How do I get the full path of the current file’s directory?

Each Answer to this Q is separated by one/two green lines.

I want to get the current file’s directory path.
I tried:

>>> os.path.abspath(__file__)
'C:\\python27\\test.py'

But how can I retrieve the directory’s path?

For example:

'C:\\python27\\'

The special variable __file__ contains the path to the current file. From that we can get the directory using either Pathlib or the os.path module.

Python 3

For the directory of the script being run:

import pathlib
pathlib.Path(__file__).parent.resolve()

For the current working directory:

import pathlib
pathlib.Path().resolve()

Python 2 and 3

For the directory of the script being run:

import os
os.path.dirname(os.path.abspath(__file__))

If you mean the current working directory:

import os
os.path.abspath(os.getcwd())

Note that before and after file is two underscores, not just one.

Also note that if you are running interactively or have loaded code from something other than a file (eg: a database or online resource), __file__ may not be set since there is no notion of “current file”. The above answer assumes the most common scenario of running a python script that is in a file.

References

  1. pathlib in the python documentation.
  2. os.path – Python 2.7, os.path – Python 3
  3. os.getcwd – Python 2.7, os.getcwd – Python 3
  4. what does the __file__ variable mean/do?

Using Path is the recommended way since Python 3:

from pathlib import Path
print("File      Path:", Path(__file__).absolute())
print("Directory Path:", Path().absolute()) # Directory of current working directory, not __file__  

Documentation: pathlib

Note: If using Jupyter Notebook, __file__ doesn’t return expected value, so Path().absolute() has to be used.

In Python 3.x I do:

from pathlib import Path

path = Path(__file__).parent.absolute()

Explanation:

  • Path(__file__) is the path to the current file.
  • .parent gives you the directory the file is in.
  • .absolute() gives you the full absolute path to it.

Using pathlib is the modern way to work with paths. If you need it as a string later for some reason, just do str(path).

Try this:

import os
dir_path = os.path.dirname(os.path.realpath(__file__))

import os
print os.path.dirname(__file__)

I found the following commands return the full path of the parent directory of a Python 3 script.

Python 3 Script:

#!/usr/bin/env python3
# -*- coding: utf-8 -*-

from pathlib import Path

#Get the absolute path of a Python3.6 and above script.
dir1 = Path().resolve()  #Make the path absolute, resolving any symlinks.
dir2 = Path().absolute() #See @RonKalian answer 
dir3 = Path(__file__).parent.absolute() #See @Arminius answer
dir4 = Path(__file__).parent 

print(f'dir1={dir1}\ndir2={dir2}\ndir3={dir3}\ndir4={dir4}')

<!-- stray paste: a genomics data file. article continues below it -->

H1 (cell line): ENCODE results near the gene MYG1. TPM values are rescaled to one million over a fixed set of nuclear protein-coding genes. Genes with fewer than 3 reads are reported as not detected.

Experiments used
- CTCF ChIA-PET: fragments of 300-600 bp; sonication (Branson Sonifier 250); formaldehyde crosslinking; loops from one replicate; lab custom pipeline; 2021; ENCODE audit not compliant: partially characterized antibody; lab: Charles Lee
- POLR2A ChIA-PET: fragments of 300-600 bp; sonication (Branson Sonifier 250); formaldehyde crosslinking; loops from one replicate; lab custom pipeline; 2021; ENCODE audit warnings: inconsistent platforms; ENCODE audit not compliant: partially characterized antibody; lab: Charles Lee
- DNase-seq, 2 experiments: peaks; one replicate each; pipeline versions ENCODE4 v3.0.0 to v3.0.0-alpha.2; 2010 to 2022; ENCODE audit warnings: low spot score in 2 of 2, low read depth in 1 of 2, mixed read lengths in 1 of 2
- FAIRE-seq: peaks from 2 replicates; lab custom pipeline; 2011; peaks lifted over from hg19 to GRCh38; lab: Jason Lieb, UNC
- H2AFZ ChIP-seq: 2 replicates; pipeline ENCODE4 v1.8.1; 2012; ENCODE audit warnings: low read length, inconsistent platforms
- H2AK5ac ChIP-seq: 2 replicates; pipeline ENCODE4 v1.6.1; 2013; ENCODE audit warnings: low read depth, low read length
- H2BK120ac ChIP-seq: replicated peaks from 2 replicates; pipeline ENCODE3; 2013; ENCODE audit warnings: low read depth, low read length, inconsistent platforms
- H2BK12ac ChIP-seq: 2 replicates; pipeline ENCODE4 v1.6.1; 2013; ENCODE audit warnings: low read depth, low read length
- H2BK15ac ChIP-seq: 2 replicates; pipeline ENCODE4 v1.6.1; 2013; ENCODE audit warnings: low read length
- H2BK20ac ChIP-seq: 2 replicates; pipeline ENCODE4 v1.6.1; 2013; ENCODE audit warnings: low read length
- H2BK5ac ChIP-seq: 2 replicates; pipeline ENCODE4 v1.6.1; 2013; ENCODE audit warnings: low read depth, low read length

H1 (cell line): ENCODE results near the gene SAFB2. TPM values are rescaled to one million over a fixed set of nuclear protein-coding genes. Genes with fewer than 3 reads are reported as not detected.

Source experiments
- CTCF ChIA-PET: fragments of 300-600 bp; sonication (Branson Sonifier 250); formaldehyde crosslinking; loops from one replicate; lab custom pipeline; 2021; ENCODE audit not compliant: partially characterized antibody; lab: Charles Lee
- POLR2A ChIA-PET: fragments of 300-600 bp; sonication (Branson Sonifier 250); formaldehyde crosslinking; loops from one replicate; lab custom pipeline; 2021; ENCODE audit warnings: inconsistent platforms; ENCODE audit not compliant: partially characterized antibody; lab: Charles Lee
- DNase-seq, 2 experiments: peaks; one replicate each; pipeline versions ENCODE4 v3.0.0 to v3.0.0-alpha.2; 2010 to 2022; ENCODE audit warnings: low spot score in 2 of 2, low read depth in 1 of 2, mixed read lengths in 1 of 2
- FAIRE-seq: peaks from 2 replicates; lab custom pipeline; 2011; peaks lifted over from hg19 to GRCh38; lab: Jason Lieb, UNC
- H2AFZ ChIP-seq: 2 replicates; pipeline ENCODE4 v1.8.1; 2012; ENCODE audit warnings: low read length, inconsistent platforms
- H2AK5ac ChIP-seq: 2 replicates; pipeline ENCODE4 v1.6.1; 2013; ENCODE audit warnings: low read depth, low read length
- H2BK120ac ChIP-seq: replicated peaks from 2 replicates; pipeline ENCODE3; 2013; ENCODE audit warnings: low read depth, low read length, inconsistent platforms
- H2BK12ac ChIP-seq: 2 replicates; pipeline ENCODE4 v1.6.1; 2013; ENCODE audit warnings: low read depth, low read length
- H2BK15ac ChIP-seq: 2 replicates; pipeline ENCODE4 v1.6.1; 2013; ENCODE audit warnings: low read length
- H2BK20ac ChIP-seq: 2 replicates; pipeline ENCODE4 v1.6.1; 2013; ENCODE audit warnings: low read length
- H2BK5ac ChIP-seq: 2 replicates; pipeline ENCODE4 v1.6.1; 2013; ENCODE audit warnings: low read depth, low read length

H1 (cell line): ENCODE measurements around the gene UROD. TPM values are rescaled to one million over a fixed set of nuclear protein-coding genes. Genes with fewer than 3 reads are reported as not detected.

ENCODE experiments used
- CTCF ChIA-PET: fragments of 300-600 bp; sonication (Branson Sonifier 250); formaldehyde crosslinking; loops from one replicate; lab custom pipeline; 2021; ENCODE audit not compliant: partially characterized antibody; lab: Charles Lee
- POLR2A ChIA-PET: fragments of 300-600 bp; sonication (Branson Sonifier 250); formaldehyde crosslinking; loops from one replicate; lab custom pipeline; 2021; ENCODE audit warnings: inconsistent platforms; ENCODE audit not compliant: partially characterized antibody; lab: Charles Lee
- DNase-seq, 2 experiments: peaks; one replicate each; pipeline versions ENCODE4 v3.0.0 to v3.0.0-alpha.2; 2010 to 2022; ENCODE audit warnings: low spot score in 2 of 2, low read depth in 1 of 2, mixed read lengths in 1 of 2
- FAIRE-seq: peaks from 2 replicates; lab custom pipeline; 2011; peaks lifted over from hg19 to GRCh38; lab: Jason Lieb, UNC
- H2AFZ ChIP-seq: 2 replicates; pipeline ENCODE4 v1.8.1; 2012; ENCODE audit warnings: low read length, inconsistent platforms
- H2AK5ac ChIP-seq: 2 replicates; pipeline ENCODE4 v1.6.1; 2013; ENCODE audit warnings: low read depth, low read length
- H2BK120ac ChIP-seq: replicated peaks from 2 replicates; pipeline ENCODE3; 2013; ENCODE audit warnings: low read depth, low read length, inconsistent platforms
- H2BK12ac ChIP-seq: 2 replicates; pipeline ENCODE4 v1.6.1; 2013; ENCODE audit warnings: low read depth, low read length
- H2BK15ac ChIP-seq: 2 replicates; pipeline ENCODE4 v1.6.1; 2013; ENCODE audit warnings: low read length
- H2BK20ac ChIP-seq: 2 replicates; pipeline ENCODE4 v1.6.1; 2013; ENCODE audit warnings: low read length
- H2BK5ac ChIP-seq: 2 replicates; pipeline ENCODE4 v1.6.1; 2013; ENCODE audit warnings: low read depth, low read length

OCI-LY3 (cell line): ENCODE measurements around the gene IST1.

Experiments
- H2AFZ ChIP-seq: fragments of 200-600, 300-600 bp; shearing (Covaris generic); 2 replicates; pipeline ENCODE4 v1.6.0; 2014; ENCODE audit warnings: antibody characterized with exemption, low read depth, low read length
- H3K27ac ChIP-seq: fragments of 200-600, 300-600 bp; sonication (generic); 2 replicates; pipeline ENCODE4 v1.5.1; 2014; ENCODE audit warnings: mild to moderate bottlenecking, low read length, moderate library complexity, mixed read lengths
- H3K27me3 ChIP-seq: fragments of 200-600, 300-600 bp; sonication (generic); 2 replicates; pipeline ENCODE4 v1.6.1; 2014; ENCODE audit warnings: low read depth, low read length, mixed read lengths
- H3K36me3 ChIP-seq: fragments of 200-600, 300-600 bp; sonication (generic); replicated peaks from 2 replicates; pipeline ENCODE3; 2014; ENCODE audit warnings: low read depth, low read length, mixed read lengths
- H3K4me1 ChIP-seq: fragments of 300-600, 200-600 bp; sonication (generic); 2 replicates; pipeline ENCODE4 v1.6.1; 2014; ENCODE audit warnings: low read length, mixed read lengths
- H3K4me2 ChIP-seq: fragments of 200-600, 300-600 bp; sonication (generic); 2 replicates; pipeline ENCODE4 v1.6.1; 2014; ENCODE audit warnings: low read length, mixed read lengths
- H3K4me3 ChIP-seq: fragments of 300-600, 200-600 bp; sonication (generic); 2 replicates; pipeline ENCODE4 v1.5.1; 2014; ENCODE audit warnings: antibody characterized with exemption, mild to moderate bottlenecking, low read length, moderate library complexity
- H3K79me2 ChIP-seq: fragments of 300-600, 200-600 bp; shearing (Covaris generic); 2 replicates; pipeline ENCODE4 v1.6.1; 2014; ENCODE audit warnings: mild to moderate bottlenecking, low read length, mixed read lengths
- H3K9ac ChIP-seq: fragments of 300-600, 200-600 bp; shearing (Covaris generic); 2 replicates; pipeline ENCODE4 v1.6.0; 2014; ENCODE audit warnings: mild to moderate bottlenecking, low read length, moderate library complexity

REMARKS !!!!

  1. dir1 and dir2 works only when running a script located in the current working directory, but will break in any other case.
  2. Given that Path(__file__).is_absolute() is True, the use of the .absolute() method in dir3 appears redundant.
  3. The shortest command that works is dir4.

Explanation links: .resolve(), .absolute(), Path(file).parent().absolute()

IPython has a magic command %pwd to get the present working directory. It can be used in following way:

from IPython.terminal.embed import InteractiveShellEmbed

ip_shell = InteractiveShellEmbed()

present_working_directory = ip_shell.magic("%pwd")

On IPython Jupyter Notebook %pwd can be used directly as following:

present_working_directory = %pwd

USEFUL PATH PROPERTIES IN PYTHON:

 from pathlib import Path

    #Returns the path of the directory, where your script file is placed
    mypath = Path().absolute()
    print('Absolute path : {}'.format(mypath))

    #if you want to go to any other file inside the subdirectories of the directory path got from above method
    filePath = mypath/'data"https://stackoverflow.com/"fuel_econ.csv'
    print('File path : {}'.format(filePath))

    #To check if file present in that directory or Not
    isfileExist = filePath.exists()
    print('isfileExist : {}'.format(isfileExist))

    #To check if the path is a directory or a File
    isadirectory = filePath.is_dir()
    print('isadirectory : {}'.format(isadirectory))

    #To get the extension of the file
    fileExtension = mypath/'data"https://stackoverflow.com/"fuel_econ.csv'
    print('File extension : {}'.format(filePath.suffix))

OUTPUT:
ABSOLUTE PATH IS THE PATH WHERE YOUR PYTHON FILE IS PLACED

Absolute path : D:\Study\Machine Learning\Jupitor Notebook\JupytorNotebookTest2\Udacity_Scripts\Matplotlib and seaborn Part2

File path : D:\Study\Machine Learning\Jupitor Notebook\JupytorNotebookTest2\Udacity_Scripts\Matplotlib and seaborn Part2\data\fuel_econ.csv

isfileExist : True

isadirectory : False

File extension : .csv

I have made a function to use when running python under IIS in CGI in order to get the current folder:

import os 
def getLocalFolder():
    path=str(os.path.dirname(os.path.abspath(__file__))).split(os.sep)
    return path[len(path)-1]


The answers/resolutions are collected from stackoverflow, are licensed under cc by-sa 2.5 , cc by-sa 3.0 and cc by-sa 4.0 .

Leave a Reply

Your email address will not be published.